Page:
Celebrating the life and art of Václav Havel
New York City, October through December 2006

Václav Havel : A biography

Václav Havel is a playwright, a political dissident, and the former president of the Czech Republic. Deemed “subversive,” his writings (and his name) were banned by the Communists in the 1970s. He became the leader of the revolution that drove them from power, and ultimately, in 1993, president of the newly independent Czech Republic.

Václav Havel was born in 1936, during the period of the First Democratic Republic, led by President Masaryk. Havel’s childhood was for the most part carefree, and his love of poetry and ideas was insuppressible—he was photographed lounging on a garden bench as a Roman emperor, with tousled curls and a toga. His prosperous family divided their time between a mansion in Prague (built by his grandfather) and their country estate.

His private school education, however, lasted only until he was 12 years old. By then, the Stalinists had begun to strip Czechoslovakia’s property owners of their holdings. He was relegated to a technical school, where he trained as a chemistry lab assistant, but continued his true education and inaugurated a literary magazine in a Café across from the National Theatre.

By the mid 1960s, he found work and a collaborative atmosphere at the Theatre on the Balustrade, where his first performed play was The Garden Party (1963), which was characteristic of the humanist literary movement then on the rise in Prague. His early political engagement culminated in the historic Prague Spring of 1968. Following its suppression by the invading armies of the Warsaw Pact, Havel protested the repressive effects of the communist “normalization.”

Although his writings were banned after the invasion, his plays spread in samizdat (underground publications) throughout Czechoslovakia, and were also smuggled out of the country and performed all over the world. Perhaps most legendary was a recording of Audience, with Havel and a friend performing the two roles―many in Czechoslovakia could quote it verbatim, although officially it had never been performed.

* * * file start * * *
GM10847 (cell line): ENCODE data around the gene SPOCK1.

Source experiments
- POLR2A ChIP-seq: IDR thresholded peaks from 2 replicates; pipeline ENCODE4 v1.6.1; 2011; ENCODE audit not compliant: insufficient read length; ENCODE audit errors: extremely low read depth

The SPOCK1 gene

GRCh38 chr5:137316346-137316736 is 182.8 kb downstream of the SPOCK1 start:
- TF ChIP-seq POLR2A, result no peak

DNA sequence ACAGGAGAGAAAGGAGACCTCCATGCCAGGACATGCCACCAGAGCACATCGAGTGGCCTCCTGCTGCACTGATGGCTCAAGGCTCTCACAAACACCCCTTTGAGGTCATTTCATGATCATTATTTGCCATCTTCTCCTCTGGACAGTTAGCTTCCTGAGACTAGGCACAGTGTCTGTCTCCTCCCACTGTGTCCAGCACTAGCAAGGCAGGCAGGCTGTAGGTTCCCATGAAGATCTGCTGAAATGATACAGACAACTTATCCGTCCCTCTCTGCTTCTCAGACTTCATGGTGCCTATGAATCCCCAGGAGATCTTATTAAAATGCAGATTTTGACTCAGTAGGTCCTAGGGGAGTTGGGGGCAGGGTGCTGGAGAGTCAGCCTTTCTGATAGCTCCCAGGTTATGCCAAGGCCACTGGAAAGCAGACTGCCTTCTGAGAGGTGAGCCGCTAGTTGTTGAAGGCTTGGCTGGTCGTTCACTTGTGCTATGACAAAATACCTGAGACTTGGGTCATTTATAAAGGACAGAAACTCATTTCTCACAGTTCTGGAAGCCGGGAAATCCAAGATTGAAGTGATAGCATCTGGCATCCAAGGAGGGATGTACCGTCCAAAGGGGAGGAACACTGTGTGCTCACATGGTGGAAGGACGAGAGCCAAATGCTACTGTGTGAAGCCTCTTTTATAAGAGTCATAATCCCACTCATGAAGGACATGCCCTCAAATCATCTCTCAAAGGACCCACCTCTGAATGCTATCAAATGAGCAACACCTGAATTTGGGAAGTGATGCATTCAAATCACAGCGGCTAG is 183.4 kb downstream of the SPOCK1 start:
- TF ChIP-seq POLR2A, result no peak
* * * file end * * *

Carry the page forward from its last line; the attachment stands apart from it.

In 1975, he wrote an open letter to President Husák, in which he warned of growing dissent in Czechoslovak society. In January 1977, Charter 77, a manifesto protesting the communist government and its oppressive dictates, was issued; Havel was one of the founders of this initiative.

In April 1979, he became a co-founder of the Committee for the Defense of the Unjustly Prosecuted. He was imprisoned three times for “subversion,” and spent nearly five years behind bars. A passionate supporter of nonviolent resistance—his own forms of expression remain plays, letters, and essays—Havel became a leading figure in the Velvet Revolution.

On December 29, 1989, as leader of the Civic Forum, he was unanimously voted president of the Federal Assembly. In the free elections of 1990, he was again voted in. With the formation of Czech Republic, he ran for president, and on January 26, 1993, he won. He left office after his second term ended on February 2, 2003. Mr. Havel continues to write and to speak about the humanitarian rights issues that have always concerned him. He is in New York City right now…listening, perhaps, or further refining his views on democracy … in any case, we look forward to his next play.

Karen Lee Ott, Dramaturg, The Havel Festival

Sources: Havel, V. Disturbing the Peace: A Conversation with Karel Hvizdala. Paul Wilson, trans/ed. Vintage, 1991. Havel, V. Letters to Olga: June 1979-September 1982. P. Wilson, trans. Knopf, 1988. Havel, V. Open Letters: Selected Writings 1964-1990. P. Wilson, ed. Knopf, 1991. Remnick, D. “The King Leaves the Castle.” The New Yorker, 2/24/03. Rocamora, C. Acts of Courage: Václav Havel’s Life in the Theater. Smith & Kraus, 2005. Kriseová, E. Václav Havel, The Authorized Biography. Caleb Crain, trans. St. Martin’s Press, 1993.

Click on the topics below for a timeline of Havel’s political and artistic life.

Childhood and early adulthood
Through 1957
Early life in theater
1958 – 1968
Life as a dissident playwright
1969 – 1988
The Velvet Revolution
The Presidency and beyond
1990 – 2006

Václav Havel. Photo by Alan Pajer.

Václav Havel’s Office
Vorsilská 10
110 00 Praha 1
Tel.: (+420) 234 097 830
Fax: (+420) 234 097 831
E-mail: Vaclav.havel@volny.cz
Web: www.Vaclavhavel.cz

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